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Blagojevich’s Lawyers File Notice Of Appeal

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Rod Blagojevich

Deposed Gov. Rod Blagojevich addresses reporters after a judge sentenced him to 14 years in prison. (Credit: CBS)

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CHICAGO (CBS) – Rod Blagojevich’s defense attorneys have officially taken the first step toward an appeal of the former governor’s conviction on 18 corruption counts.

In a filing Tuesday evening, defense attorneys notified the U.S. Court of Appeals that the intend to appeal Blagojevich’s conviction and 14-year prison sentence.

LISTEN: WBBM Newsradio’s Lisa Fielding reports

The filing is only the first step in a lengthy process and does not go into detail about the basis for the appeal. After filing such a notice, defense attorneys will file a lengthy formal appeal detailing any errors they believe led to a conviction. They typically also have trial transcripts, evidence and other documents transferred to the appeals court before a full hearing can be held.

Blagojevich was convicted this summer on 17 conviction counts after a second trial, including allegations he tried to sell an appointment to the U.S. Senate seat vacated by President Barack Obama in 2008. Blagojevich’s first trial resulted in only one conviction, lying to the FBI, as jurors were deadlocked on all other counts against him.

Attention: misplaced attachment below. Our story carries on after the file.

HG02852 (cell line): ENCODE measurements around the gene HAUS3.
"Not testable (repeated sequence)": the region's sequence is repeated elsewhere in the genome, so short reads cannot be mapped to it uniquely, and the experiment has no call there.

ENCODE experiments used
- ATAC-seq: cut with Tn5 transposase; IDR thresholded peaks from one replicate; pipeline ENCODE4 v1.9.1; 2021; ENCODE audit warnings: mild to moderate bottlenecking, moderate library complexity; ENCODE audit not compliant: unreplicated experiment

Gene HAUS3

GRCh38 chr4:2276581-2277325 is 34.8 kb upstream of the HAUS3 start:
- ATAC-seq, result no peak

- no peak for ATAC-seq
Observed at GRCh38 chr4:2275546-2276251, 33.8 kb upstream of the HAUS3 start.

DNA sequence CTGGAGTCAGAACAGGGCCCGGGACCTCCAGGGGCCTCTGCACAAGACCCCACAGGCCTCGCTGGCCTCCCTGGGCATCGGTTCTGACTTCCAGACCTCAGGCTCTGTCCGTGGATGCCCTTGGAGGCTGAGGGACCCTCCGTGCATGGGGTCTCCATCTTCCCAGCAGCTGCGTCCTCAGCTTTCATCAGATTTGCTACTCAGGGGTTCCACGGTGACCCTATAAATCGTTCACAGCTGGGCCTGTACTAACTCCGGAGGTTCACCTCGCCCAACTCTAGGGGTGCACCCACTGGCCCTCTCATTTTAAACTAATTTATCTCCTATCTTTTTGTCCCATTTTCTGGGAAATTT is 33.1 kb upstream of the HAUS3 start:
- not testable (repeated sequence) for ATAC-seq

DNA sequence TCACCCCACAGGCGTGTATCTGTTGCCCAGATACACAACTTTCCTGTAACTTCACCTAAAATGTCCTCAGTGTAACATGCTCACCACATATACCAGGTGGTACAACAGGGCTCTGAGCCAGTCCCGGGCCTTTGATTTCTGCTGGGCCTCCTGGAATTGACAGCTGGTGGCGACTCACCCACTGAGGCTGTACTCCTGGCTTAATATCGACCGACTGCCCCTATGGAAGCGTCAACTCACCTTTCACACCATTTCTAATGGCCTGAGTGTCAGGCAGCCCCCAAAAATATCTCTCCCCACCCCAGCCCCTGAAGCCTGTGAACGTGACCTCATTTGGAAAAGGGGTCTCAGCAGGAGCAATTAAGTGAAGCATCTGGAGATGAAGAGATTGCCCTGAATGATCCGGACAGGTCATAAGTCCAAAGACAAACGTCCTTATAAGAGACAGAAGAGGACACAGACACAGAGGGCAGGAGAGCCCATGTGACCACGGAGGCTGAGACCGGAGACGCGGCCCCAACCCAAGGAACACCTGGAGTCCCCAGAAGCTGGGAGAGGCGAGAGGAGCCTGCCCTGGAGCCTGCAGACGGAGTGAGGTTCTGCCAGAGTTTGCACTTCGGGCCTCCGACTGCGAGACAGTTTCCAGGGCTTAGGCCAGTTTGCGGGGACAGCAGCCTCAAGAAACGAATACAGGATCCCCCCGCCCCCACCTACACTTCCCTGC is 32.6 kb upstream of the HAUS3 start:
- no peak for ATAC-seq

Earlier this month, U.S. District Judge James Zagel sentenced Blagojevich to 14 years in prison.

The former governor’s lawyers have been laying the groundwork for an appeal since the early stages of the first trial, filing multiple requests for a mistrial or new trial, arguing Zagel’s rulings were biased and deprived Blagojevich of a fair trial.

For example, the defense has argued the judge prevented Blagojevich from playing tapes of FBI wiretap recordings that would have proved his innocence and prevented him from being able to adequately testify in his own defense at his retrial.

The former governor is scheduled to report to prison on March 15. Although he could seek to stay free on an appeal bond while he takes his case to a higher court, legal analysts have said it’s unlikely such a request would be granted.

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